The Pistons are not just a coach away

Detroit Bad Boys

The Detroit Pistons were the worst team in the NBA. They have promising young players, a top-5 pick in the NBA Draft, and an exciting young star-in-the-making named Cade Cunningham. What they need is a new coach who makes sound rotation decisions and has a shorter leash for these young players. More developmental prospects than contributors, they need to be allowed to learn and grow, but there also needs to be potential consequences that inject a competitive spark into a team that looked disinterested down the stretch of the season.

It’s late spring in 2023, if you recall, and both fans and analysts alike agreed that it was time to upgrade over Dwane Casey.

Well, it’s now the summer of 2024, and I feel a sense of de ja vu.

Monty Williams is a solid to very good NBA Head Coach. Let’s just start there, because Dwane Casey was as well. Williams has nearly 10 seasons of experience that indicate as much. Last season in Detroit was the only year of his career where the wheels completely fell off the car. Casey also had years of experience as a solid to very good NBA Head Coach, including one strong year in Detroit with a healthy and dominant Blake Griffin.

Casey had the rug pulled out from under him, joining a team hoping to contend for the playoffs only to shepherd that same team through a painful rebuild. Those Casey-led teams were bad. Very bad. In his final year, the Pistons finished with the worst record in the NBA.

That same very bad team elected to hire Monty Williams as Casey’s replacement. That same very bad team chose to add an injury-prone backup point guard, a washed-up three-point specialist, and a draft pick who made it his job to ensure the safety of all players underneath the basket when he attempted a jump shot.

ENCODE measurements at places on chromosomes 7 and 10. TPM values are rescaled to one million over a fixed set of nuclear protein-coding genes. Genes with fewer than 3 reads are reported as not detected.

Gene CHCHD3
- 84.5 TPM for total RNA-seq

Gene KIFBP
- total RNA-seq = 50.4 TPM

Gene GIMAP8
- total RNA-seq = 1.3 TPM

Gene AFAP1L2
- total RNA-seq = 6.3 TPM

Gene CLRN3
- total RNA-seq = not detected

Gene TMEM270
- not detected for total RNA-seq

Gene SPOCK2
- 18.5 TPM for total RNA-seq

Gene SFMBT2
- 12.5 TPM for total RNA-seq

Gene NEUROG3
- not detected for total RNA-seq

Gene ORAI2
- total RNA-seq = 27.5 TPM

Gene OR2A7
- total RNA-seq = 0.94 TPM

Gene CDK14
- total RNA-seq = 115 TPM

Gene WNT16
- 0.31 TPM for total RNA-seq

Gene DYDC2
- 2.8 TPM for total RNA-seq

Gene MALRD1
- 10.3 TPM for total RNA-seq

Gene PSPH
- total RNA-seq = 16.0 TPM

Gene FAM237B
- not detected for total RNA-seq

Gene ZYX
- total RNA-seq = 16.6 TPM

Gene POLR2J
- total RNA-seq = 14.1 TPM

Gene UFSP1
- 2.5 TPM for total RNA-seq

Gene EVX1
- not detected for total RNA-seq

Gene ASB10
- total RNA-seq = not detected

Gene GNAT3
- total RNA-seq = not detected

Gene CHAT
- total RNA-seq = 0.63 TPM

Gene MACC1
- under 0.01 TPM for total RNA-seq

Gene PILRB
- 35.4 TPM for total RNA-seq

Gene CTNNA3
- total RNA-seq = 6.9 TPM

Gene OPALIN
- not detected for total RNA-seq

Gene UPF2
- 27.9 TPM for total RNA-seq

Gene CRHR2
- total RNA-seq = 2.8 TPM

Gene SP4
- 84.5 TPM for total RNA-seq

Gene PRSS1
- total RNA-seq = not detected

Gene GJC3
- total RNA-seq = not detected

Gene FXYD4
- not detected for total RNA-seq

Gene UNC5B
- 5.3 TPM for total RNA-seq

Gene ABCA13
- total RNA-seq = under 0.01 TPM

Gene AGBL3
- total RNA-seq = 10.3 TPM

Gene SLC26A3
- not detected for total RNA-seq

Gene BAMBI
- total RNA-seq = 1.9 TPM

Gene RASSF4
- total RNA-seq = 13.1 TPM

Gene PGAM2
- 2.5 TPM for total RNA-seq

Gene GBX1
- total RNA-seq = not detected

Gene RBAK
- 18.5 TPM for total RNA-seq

Can you have de ja vu of your own de ja vu?

The Pistons chose to wish upon every star in the sky that Cade Cunningham could single-handedly lift a too-young, too-injured, too scoring-deficient team to a play-in spot. In doing so, they took the worst roster in the NBA and ran it back nearly as-is.

None of this is to excuse the coaching decisions Williams made last season. He did not coach well. Period. But he was also given a roster so bad that Mike Muscala was nothing short of a game-changer. The same Muscala who played only six minutes per game after he left Detroit. And so, I ask you to answer the following question honestly: can you name a coach who could have led this roster to a win total you would have found acceptable before the season began? Name a coach who could have pushed this team into contention for the play-in. Shoot, name a coach who could have won 25 games with this roster.

If Chris Quinn, the fan darling of last year’s coaching search, won eight more games with this team this season, would anything be different? That’s 22 wins in a season where the front office and ownership expected the team to take a step. Troy Weaver is still fired and fans would be demanding Quinn’s job. Just like many did of Dwane Casey. And just like many are doing now with Monty Williams.

I’m not certain that Erik Spoelstra, one of the best coaches in NBA history, could have guided this team to 30 wins. The Pistons set a record for the total number of players to suit up in team uniform in a season, was that just for fun?